US general says no military threat on southern border
WASHINGTON — Under pointed questioning from senators, the top U.S. general for homeland defense said Tuesday that he sees no military threat coming from the southern border with Mexico, but his focus in on “very real” threats from China and Russia in the north.
Air Force Gen. Terrence O’Shaughnessy, commander, U.S. Northern Command and North American Aerospace Defense Command, told a Senate committee that proposed barriers along the U.S.-Mexico border could increase security against any potential military threats coming from the south. But he said Russia’s advancements in training and capabilities, and its intent to hold the U.S. at risk, present an urgent threat to America.
President Donald Trump has declared a national emergency along the southern border to fund his proposed wall, and he plans to use Defense Department funds from military construction and counter-drug programs to pay for it. Members of Congress are challenging that.
Democratic senators on the Senate Armed Services Committee peppered O’Shaughnessy with questions about the need to divert the money from existing projects and questioned the validity of a national emergency declaration.
“I’m concerned, very frankly, that this administration is politicizing our military and militarizing our immigration policy – in effect, using the troops under your command as political props, both in terms of declaring a fake emergency but also compromising our potential security by diverting them away from other assignments and missions that are absolutely necessary,” said Sen. Richard Blumenthal, D-Conn.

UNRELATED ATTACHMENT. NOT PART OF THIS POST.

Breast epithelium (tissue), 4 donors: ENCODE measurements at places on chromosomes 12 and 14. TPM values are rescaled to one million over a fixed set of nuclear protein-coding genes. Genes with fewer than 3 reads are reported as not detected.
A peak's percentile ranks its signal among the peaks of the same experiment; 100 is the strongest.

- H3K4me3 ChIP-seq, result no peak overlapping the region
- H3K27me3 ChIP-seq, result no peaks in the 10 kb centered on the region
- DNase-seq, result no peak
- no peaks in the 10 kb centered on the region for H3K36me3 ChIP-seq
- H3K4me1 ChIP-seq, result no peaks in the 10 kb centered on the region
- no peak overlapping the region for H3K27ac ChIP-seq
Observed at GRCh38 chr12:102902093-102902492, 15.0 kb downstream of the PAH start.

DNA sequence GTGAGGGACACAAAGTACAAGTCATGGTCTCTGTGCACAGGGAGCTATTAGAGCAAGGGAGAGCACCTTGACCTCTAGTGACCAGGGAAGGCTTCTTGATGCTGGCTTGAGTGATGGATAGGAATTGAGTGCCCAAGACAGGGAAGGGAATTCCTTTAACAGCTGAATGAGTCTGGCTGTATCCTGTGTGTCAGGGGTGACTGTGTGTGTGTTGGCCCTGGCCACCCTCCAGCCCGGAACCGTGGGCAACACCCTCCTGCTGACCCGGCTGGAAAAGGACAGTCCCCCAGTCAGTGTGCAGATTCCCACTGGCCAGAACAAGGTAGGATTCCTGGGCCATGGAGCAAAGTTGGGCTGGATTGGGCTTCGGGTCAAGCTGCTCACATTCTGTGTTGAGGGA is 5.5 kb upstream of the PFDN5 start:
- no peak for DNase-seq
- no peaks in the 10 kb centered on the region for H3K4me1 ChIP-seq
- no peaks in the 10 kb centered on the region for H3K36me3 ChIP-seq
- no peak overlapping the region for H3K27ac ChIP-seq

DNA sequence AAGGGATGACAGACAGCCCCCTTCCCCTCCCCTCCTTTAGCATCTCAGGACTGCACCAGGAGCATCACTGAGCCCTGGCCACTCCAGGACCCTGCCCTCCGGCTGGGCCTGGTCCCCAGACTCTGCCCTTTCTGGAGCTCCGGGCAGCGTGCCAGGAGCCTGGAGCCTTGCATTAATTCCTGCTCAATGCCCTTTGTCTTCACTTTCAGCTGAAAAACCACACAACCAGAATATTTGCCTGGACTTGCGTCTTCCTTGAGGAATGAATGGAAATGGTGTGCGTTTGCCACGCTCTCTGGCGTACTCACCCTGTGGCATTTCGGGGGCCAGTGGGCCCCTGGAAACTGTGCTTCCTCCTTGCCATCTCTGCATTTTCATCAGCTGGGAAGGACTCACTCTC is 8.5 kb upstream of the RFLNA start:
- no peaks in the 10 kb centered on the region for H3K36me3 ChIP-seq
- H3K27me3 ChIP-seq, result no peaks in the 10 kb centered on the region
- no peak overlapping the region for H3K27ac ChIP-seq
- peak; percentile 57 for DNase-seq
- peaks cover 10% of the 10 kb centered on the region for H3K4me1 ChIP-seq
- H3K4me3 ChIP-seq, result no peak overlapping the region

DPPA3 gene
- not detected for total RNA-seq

The meeting comes as the Democratic-controlled House was planning a vote Tuesday to revoke Trump‘s emergency declaration, and send legislation to the Republican-held Senate, where it would take only a handful of GOP defections to pass it.
O’Shaughnessy, who visited the southern border on Saturday with Acting Defense Secretary Patrick Shanahan, was careful to defer any assessment of the southern threat to the Department of Homeland Security and Customs and Border Protection. He said that those agencies believe that more fencing can impact the movement of drugs across the border.
O’Shaughnessy said he would defer to DHS “on the character of the threat,” adding that Northern Command is trying to “be a good partner” as the other agencies take on the drug trafficking challenge. Asked if it is a national emergency, he said, it is a “national issue” that requires a “whole-of-government approach.”
“The threat isn’t military, and still we’ll take $6 billion out of the defense budget to deal with it?” said Kaine. “If we set that precedent, I certainly can foresee a day when a president is going to say 40,000 gun deaths a year are an emergency, and why don’t we take money out of the Pentagon budget to deal with that?”
Sen. Dan Sullivan, R-Alaska, argued that the shipment of illegal drugs from Mexico into the U.S. has caused tens of thousands of deaths, and that it constituted an emergency. But he also endorsed O’Shaughnessy’s assertion that Russia’s expanding fleet of icebreakers in the Arctic present a serious threat, and the U.S. needs to increase its capabilities there.
The U.S. Coast Guard currently has one working Polar-class icebreaker ship, but there’s funding in the Defense Department budget to begin building more. Sullivan said the poor condition of the U.S. ship is a disgrace, and the U.S. needs more ability to counter Russia and China in the arctic.